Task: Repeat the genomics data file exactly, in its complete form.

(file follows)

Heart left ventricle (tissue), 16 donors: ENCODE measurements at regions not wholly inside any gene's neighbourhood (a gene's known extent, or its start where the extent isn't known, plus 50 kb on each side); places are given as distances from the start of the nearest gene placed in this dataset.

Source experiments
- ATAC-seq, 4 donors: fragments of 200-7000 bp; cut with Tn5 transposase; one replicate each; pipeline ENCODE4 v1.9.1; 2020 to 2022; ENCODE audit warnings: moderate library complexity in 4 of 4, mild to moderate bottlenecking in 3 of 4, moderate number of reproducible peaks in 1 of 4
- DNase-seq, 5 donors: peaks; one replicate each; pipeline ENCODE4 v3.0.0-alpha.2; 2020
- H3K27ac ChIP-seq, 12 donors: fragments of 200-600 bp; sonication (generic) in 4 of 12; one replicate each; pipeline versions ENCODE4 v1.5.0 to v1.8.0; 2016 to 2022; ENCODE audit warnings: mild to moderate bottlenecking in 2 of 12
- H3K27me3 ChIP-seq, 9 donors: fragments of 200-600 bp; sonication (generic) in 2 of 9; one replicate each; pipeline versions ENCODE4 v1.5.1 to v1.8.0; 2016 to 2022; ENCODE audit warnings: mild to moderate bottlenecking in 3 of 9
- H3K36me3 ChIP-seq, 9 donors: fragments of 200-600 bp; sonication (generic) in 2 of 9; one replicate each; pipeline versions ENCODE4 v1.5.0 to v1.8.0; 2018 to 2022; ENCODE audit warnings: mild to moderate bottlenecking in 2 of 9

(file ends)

Heart left ventricle (tissue), 16 donors: ENCODE measurements at regions not wholly inside any gene's neighbourhood (a gene's known extent, or its start where the extent isn't known, plus 50 kb on each side); places are given as distances from the start of the nearest gene placed in this dataset.

Source experiments
- ATAC-seq, 4 donors: fragments of 200-7000 bp; cut with Tn5 transposase; one replicate each; pipeline ENCODE4 v1.9.1; 2020 to 2022; ENCODE audit warnings: moderate library complexity in 4 of 4, mild to moderate bottlenecking in 3 of 4, moderate number of reproducible peaks in 1 of 4
- DNase-seq, 5 donors: peaks; one replicate each; pipeline ENCODE4 v3.0.0-alpha.2; 2020
- H3K27ac ChIP-seq, 12 donors: fragments of 200-600 bp; sonication (generic) in 4 of 12; one replicate each; pipeline versions ENCODE4 v1.5.0 to v1.8.0; 2016 to 2022; ENCODE audit warnings: mild to moderate bottlenecking in 2 of 12
- H3K27me3 ChIP-seq, 9 donors: fragments of 200-600 bp; sonication (generic) in 2 of 9; one replicate each; pipeline versions ENCODE4 v1.5.1 to v1.8.0; 2016 to 2022; ENCODE audit warnings: mild to moderate bottlenecking in 3 of 9
- H3K36me3 ChIP-seq, 9 donors: fragments of 200-600 bp; sonication (generic) in 2 of 9; one replicate each; pipeline versions ENCODE4 v1.5.0 to v1.8.0; 2018 to 2022; ENCODE audit warnings: mild to moderate bottlenecking in 2 of 9